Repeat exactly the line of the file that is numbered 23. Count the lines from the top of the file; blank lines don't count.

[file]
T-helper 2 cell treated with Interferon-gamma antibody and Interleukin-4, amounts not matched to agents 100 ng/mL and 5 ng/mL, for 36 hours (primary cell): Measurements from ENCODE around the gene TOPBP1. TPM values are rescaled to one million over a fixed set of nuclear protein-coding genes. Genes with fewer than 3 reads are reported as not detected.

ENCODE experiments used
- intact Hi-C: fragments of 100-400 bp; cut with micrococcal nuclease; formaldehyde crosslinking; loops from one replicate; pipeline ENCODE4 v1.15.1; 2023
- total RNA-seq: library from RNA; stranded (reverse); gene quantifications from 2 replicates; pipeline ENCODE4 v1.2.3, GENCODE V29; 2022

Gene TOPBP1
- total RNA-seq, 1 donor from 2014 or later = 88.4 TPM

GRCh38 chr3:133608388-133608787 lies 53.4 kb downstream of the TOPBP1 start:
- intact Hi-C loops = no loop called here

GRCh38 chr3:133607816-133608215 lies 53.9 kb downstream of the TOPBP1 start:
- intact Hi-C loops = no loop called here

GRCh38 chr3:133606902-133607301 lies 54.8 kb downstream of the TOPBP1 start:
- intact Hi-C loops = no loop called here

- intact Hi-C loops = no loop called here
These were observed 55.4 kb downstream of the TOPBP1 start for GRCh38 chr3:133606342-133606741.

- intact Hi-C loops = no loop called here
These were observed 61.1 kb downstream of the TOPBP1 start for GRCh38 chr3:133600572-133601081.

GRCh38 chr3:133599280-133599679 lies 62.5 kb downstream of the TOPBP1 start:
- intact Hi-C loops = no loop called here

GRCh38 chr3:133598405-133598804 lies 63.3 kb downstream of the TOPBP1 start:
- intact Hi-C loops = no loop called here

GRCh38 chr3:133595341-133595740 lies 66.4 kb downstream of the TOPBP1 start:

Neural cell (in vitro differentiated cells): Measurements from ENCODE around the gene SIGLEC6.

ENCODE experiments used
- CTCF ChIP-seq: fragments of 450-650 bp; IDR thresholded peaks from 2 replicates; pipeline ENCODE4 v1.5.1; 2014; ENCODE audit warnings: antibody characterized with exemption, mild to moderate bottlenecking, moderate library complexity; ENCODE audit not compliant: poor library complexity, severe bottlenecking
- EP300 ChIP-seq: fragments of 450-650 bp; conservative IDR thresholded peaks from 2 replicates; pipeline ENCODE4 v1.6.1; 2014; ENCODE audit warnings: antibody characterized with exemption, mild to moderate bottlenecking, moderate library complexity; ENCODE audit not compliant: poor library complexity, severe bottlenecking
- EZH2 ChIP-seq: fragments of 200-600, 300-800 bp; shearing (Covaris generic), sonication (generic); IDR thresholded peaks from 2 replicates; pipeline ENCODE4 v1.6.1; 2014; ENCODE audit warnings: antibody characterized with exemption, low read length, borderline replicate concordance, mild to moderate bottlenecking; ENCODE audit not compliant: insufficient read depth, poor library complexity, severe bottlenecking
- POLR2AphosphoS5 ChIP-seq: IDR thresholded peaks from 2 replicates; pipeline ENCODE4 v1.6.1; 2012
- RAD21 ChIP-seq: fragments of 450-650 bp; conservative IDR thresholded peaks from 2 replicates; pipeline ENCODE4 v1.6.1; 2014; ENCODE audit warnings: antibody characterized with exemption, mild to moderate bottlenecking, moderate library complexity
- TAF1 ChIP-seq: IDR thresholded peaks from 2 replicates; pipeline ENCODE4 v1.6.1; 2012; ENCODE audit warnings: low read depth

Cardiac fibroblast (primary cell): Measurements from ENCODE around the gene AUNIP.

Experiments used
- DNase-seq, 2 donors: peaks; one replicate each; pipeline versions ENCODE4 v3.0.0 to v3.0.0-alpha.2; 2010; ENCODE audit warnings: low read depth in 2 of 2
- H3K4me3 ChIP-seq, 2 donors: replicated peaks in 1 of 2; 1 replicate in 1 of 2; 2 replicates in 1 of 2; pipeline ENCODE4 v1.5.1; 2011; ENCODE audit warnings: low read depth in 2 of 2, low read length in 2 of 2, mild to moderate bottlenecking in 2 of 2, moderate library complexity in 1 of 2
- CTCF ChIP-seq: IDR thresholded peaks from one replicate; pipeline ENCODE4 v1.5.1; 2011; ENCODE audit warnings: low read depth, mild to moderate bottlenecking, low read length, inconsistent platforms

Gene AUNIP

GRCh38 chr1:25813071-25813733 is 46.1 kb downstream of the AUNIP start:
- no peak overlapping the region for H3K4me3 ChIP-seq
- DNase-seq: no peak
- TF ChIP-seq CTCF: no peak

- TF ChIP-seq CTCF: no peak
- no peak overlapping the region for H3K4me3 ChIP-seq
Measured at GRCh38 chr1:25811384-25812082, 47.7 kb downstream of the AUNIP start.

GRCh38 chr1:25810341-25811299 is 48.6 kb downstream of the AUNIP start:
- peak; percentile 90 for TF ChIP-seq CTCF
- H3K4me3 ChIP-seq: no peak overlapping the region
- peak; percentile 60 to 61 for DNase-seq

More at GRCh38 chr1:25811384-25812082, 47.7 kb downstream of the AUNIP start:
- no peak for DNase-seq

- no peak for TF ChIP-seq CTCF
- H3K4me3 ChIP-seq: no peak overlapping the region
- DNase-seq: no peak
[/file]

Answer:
ENCODE experiments used